The Latest on Vice President Mike Pence's trip to Latin America (all times local):
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U.S. Vice President Mike Pence informed congressional leaders of President Donald Trump's plans to announce airstrikes in Syria.
Pence's deputy chief of staff, Jarrod Agen, says Pence called House Speaker Paul Ryan, Senate Republican leader Mitch McConnell and House Democratic leader Nancy Pelosi before Trump's speech Friday night. Pence is in Lima, Peru, to attend the Summit of the Americas and called the leaders from his hotel room.
Agen says Pence was unable to reach Senate Democratic leader Chuck Schumer before the speech but planned to speak to him afterward.
Pence spoke to Trump shortly after the president's address to the nation.
The vice president plans to attend a banquet hosted by Peruvian President Martin Vizcarra later Friday.
U.S. Vice President Mike Pence was at his hotel in Lima, Peru, when President Donald Trump announced retaliatory airstrikes in Syria for an apparent chemical weapon attack there last weekend.
Pence was attending the Summit of the Americas on Friday before being whisked away from the gathering and to his hotel shortly before Trump's address to the nation.
The president announced that the U.S., France and Britain launched military strikes in Syria to punish President Bashar Assad for a suspected chemical attack against civilians. Loud explosions lit up the skies over the Syrian capital, Damascus, as Trump announced the airstrikes.
Pence had been scheduled to attend a banquet hosted by Peruvian President Martin Vizcarra on Friday night, and it was not immediately clear if he would still attend.
U.S. Vice President Mike Pence has unexpectedly left the start of an international summit in Peru and been whisked off to his hotel.
The move came shortly before President Donald Trump is expected to address the U.S. on Friday night amid anticipation of a retaliatory strike for an apparent Syrian chemical weapon attack last weekend that killed more than 40 people.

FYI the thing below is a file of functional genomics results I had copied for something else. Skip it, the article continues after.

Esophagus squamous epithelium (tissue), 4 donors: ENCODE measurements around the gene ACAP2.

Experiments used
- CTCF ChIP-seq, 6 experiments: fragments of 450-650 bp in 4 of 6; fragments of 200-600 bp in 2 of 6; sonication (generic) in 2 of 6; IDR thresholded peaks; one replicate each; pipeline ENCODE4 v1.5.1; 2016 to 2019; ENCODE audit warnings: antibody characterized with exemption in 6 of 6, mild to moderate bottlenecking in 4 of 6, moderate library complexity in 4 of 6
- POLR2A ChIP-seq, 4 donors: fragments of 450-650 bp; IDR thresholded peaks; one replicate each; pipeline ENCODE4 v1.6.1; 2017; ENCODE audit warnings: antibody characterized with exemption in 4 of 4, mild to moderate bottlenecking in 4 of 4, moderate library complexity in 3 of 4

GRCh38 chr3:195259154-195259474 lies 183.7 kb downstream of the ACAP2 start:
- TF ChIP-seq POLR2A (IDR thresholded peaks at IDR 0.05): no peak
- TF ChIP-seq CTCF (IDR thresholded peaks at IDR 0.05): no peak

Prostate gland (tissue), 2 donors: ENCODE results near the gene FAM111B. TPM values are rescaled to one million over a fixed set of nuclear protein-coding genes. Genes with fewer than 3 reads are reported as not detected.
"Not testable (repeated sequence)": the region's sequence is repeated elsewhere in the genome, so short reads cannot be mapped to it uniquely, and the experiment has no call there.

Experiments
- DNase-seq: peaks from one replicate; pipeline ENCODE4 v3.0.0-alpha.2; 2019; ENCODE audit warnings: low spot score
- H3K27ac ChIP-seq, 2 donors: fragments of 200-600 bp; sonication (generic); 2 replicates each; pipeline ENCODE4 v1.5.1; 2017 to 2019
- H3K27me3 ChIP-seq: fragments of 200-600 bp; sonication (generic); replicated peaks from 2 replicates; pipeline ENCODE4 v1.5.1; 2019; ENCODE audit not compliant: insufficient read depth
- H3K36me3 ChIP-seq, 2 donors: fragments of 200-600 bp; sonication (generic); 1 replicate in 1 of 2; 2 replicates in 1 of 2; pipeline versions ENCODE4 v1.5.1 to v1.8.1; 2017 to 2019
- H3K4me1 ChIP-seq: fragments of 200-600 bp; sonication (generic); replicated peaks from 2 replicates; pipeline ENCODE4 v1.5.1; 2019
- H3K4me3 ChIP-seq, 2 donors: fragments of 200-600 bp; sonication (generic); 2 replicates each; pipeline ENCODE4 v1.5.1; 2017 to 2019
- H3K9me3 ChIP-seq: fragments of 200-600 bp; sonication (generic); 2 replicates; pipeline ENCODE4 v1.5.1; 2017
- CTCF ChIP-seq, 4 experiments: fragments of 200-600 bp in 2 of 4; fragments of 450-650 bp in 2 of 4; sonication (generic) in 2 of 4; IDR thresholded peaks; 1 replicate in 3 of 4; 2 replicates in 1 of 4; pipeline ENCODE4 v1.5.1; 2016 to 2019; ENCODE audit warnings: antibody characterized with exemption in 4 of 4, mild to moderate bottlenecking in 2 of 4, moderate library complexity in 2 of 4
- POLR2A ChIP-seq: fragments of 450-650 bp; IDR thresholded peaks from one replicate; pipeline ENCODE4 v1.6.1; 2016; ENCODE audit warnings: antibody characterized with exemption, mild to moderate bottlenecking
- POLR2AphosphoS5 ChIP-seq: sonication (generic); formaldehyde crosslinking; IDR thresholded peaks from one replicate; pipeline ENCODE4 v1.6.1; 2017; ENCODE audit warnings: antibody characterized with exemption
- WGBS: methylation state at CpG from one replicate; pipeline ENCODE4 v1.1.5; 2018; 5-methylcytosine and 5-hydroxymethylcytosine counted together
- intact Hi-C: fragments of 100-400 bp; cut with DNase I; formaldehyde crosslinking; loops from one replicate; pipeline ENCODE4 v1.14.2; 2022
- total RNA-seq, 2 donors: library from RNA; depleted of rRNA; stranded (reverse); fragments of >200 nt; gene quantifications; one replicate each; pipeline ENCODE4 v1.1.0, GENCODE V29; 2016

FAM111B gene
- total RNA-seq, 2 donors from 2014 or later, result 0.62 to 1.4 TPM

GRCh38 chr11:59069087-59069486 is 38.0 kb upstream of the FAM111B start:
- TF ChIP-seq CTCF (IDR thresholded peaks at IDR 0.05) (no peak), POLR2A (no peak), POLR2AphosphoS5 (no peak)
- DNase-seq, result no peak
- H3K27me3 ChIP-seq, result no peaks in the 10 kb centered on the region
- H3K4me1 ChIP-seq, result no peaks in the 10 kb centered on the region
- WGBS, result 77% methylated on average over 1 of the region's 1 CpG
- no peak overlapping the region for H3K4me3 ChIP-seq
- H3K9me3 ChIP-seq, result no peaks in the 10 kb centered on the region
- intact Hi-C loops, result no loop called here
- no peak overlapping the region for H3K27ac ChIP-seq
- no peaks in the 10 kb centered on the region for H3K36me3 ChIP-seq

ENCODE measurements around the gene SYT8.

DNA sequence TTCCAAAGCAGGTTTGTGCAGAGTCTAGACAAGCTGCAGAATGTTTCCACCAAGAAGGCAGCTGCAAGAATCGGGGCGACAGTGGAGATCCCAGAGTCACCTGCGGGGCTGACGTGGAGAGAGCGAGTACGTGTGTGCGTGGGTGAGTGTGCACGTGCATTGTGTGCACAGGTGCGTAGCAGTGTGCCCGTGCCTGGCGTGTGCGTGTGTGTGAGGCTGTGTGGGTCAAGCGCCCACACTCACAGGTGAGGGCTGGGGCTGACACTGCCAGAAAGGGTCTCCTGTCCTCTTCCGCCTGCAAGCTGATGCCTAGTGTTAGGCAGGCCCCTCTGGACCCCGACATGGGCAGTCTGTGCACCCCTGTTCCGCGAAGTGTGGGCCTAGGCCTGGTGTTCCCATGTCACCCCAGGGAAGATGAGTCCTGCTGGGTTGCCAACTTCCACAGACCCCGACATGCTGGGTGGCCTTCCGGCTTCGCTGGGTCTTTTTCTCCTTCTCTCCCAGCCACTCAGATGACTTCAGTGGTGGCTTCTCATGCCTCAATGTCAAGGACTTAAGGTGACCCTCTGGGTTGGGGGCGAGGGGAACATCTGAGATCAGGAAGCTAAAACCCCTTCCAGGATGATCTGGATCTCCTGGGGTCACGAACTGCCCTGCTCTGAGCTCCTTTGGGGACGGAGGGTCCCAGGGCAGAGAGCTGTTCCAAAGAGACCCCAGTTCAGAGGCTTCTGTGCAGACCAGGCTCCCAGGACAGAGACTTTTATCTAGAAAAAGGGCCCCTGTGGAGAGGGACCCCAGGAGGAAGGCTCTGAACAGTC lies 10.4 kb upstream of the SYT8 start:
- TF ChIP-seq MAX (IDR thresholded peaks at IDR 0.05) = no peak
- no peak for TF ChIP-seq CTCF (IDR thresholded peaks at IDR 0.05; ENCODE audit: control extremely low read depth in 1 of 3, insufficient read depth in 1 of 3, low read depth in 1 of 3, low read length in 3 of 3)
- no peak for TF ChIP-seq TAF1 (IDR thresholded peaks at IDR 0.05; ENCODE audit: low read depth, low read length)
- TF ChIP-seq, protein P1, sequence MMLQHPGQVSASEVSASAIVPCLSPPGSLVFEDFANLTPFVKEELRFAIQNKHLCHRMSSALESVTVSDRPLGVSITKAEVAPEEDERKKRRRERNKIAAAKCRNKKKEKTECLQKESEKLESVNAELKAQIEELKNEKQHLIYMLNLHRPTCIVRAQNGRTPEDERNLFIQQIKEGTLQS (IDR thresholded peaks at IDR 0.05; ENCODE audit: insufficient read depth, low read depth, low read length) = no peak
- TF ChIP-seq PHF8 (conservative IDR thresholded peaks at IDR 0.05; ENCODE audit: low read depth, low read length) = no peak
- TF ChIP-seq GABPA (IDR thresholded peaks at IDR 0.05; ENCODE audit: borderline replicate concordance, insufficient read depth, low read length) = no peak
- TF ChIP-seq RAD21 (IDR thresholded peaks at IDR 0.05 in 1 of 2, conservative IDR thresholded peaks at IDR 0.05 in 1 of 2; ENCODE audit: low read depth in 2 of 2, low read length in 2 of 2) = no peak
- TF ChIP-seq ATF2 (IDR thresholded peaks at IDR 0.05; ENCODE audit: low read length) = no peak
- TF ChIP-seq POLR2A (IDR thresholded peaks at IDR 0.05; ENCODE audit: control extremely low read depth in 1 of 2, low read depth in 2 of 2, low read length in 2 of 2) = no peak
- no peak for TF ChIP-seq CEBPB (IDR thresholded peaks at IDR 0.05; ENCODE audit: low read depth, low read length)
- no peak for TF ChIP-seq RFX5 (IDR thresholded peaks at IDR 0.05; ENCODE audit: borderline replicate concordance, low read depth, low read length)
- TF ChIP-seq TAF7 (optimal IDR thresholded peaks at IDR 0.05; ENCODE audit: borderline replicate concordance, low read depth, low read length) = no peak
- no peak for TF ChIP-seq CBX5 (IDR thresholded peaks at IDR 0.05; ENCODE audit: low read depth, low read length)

Pence had been scheduled to attend a banquet later Friday hosted by Peruvian President Martin Vizcarra. It was not immediately clear if he would still attend.
U.S. Vice President Mike Pence has met with a Cuban opposition leader along the sidelines of an international summit in Peru.
Pence told Rosa Maria Paya Acevedo on Friday that the Trump administration stands with the Cuban people.
President Donald Trump has partially rolled back former President Barack Obama's diplomatic opening with the communist island.
Relations between the countries have also been strained amid mysterious sonic attacks that U.S. diplomats in Havana say have left them with ailments including headaches, hearing problems and concussions.
Mexican President Enrique Pena Nieto and U.S. Vice President Mike Pence are set to meet on the sidelines of the Summit of the Americas during a tense time for their governments.
Pena Nieto's office says in a statement that the meeting will take place Saturday morning in Lima, Peru, where the summit is taking place. It said Friday that they will discuss U.S-Mexico relations.
It will be the first meeting between the two leaders.